Tuesday, March 8, 2011

India Talent: Young Mobile and Hard to Find

Leadership talent in India is in short supply but it can be nurtured and built according to Vikram Chhachhi, DHR Executive Vice President in our New Delhi office. Vikram recently took time to speak about unique aspects of recruiting executives for MNCs in India.

Young and Mobile: India has some exceptional characteristics that make it different from China or anywhere else. For starters, the population is startlingly young: 50% of the population is under 25 years old. To those with access to schools, compulsory education at the elementary school level is pretty good. The country has increasingly progressive and deregulating labor policies which make it easy for people to move around, “The unskilled and semi-skilled labor pool is very mobile,” Vikram says, “It’s a numbers story. The mobility and open labor market really help businesses.” While experienced talent is in short supply, employers who are willing to nurture and build a workforce will find the raw talent available.
Experience in FMCG: With respect to professional talent, the MNC’s who have been established in India for many years are consumer packaged goods companies. Therefore a lot of the experienced talent has FMCG background from companies like Unilever and Procter and Gamble. Comparatively fewer managers are available from the durables and manufacturing sectors. Vikram expects that sectors like telecommunications, financial services, media and entertainment, IT and e-commerce, and retail will continue to experience huge pressure to find experienced talent. Health Care is a sector with growing demand where experience is thin on the ground and needs to be developed.
Reverse of the Brain Drain. Partly as a result of the Global Financial Crisis and partly due to economic liberalization and opening up, the relative attractiveness of India as a place to live and work has increased for individuals who may have left their home country long ago. “The number of people who are interested in coming back to India is increasing not by the day, but by the minute.” Vikram says. While this is potentially a great source of experienced management skill for MNCs, there are a few pitfalls. Reverse Brain Drainers may not always adjust easily to returning home after many years away. They may have unreasonably high compensation expectations. Also their businesses may be starting up or very small. To lead them may require extreme resourcefulness, in-depth market knowledge or other specialized talents. Not every returnee is ready for this. Hiring companies may want to consider a greener but savvier local hire over a returnee.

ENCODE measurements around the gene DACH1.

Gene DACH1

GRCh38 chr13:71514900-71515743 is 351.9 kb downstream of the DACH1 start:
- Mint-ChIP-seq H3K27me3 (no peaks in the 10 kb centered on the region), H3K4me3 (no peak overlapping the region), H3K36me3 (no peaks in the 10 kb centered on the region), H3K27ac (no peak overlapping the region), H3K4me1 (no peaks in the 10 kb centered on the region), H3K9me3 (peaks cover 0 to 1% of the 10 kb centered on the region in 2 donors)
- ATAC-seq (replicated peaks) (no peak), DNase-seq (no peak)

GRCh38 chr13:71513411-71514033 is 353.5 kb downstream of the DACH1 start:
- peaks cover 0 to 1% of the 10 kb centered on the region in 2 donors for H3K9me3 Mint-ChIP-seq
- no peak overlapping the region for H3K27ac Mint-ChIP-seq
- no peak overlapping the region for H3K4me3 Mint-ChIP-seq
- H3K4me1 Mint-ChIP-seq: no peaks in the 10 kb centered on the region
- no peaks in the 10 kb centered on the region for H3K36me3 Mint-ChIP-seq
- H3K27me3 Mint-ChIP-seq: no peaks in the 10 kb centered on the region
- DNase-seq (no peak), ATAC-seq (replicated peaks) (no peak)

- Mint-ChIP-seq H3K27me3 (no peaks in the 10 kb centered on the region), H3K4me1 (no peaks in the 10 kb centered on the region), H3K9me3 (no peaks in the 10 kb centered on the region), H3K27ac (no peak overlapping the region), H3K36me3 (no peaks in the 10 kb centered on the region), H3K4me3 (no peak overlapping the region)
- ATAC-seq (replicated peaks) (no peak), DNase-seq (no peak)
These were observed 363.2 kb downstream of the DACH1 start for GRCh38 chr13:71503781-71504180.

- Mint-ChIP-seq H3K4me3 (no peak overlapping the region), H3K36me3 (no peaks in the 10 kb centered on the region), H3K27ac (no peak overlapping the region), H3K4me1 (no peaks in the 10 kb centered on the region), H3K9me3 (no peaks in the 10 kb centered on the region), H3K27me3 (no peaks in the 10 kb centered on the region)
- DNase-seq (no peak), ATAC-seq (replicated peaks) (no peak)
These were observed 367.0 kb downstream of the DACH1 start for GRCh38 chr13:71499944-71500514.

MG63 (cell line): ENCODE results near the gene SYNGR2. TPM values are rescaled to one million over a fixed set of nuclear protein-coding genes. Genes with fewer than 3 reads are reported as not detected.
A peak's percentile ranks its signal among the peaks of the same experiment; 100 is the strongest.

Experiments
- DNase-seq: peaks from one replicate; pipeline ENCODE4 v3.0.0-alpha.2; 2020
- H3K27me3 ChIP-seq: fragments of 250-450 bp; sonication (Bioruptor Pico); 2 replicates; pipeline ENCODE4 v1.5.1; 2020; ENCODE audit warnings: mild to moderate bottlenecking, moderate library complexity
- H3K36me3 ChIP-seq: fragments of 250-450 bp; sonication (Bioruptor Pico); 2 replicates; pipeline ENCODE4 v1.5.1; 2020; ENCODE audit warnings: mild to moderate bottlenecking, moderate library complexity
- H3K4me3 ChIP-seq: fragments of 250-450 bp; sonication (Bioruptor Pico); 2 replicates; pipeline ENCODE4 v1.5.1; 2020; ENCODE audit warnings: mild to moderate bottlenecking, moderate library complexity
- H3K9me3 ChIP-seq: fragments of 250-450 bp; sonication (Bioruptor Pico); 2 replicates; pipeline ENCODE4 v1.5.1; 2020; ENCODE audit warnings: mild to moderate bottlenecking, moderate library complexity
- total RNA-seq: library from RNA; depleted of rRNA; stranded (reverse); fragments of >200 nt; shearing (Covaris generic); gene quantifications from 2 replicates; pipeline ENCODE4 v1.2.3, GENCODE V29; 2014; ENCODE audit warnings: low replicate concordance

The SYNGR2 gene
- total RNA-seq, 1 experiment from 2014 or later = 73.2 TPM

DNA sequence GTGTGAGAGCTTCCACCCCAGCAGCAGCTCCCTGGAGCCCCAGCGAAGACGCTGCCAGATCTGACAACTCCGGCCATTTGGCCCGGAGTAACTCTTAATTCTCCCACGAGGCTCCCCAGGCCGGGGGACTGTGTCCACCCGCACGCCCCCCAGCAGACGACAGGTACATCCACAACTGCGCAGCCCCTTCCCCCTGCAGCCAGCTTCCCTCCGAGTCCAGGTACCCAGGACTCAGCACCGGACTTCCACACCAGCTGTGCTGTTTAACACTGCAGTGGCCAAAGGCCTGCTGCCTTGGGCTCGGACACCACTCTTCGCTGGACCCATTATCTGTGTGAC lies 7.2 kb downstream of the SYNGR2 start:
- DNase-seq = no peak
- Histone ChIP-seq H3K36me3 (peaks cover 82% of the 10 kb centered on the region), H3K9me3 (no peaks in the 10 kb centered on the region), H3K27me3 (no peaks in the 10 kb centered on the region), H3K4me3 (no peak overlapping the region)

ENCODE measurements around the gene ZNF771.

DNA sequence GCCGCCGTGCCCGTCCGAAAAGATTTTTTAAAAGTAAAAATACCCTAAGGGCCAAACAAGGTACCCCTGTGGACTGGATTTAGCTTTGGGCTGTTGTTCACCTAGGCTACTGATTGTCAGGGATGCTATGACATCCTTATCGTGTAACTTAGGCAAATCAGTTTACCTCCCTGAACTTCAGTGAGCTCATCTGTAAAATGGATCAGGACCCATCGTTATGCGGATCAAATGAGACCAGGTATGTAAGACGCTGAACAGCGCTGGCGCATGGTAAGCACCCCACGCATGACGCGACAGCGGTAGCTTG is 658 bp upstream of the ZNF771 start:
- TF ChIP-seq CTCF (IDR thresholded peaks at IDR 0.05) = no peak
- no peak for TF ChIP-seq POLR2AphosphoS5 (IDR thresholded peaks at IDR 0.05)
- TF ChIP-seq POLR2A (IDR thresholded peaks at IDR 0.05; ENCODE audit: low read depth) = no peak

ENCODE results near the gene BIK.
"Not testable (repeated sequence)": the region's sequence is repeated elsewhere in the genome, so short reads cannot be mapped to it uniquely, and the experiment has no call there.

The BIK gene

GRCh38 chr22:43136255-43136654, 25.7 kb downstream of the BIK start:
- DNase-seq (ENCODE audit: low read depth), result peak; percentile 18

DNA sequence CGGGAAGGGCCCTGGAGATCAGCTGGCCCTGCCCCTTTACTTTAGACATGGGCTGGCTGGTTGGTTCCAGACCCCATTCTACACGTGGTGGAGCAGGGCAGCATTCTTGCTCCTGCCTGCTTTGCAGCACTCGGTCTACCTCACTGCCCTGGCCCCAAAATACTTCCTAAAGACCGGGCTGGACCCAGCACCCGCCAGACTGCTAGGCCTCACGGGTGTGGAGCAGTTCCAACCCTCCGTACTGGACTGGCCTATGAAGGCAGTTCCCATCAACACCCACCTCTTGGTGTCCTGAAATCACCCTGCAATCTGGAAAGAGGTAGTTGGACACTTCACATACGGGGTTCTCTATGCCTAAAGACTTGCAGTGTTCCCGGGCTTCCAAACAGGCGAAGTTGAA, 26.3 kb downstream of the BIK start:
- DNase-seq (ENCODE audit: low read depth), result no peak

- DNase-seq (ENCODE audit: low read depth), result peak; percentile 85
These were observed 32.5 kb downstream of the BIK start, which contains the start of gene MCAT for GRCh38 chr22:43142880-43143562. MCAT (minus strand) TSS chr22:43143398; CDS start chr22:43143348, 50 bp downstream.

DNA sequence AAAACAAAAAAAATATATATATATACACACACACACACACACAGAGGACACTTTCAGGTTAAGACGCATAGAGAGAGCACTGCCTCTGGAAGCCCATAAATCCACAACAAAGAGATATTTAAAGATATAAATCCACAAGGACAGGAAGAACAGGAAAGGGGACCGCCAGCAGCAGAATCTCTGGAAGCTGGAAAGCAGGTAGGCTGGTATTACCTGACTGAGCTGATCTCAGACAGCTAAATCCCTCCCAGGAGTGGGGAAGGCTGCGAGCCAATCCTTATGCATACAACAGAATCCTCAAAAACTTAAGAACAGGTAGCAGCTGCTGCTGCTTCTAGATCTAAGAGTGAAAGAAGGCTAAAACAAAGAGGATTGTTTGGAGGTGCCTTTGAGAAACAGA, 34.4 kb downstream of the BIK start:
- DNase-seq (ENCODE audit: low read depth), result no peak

“Think regionally and act locally.”: Companies that come to India thinking that they can use their home template to achieve success find quickly that the home template does not work in India. “India is 25 different countries. We should be a separate continent,” says Vikram. By being sensitive to the array of nationalities and regional differences, companies will be more likely to succeed. “We have a central government and local governments with a strong dual taxation situation. On top of this you have to deal with the local social issues. Companies who take the time to understand all this will be much more successful. When you introduce your products, if you can give the same level of value and service in every market, you will get it right. If you are a company focused on short term results, India is a market that will test you.“
DHR International has three offices in India: New Delhi, Mumbai and Bangalore as well as 8 other offices throughout Asia. For more information about our services and capabilities in India, please contact me.


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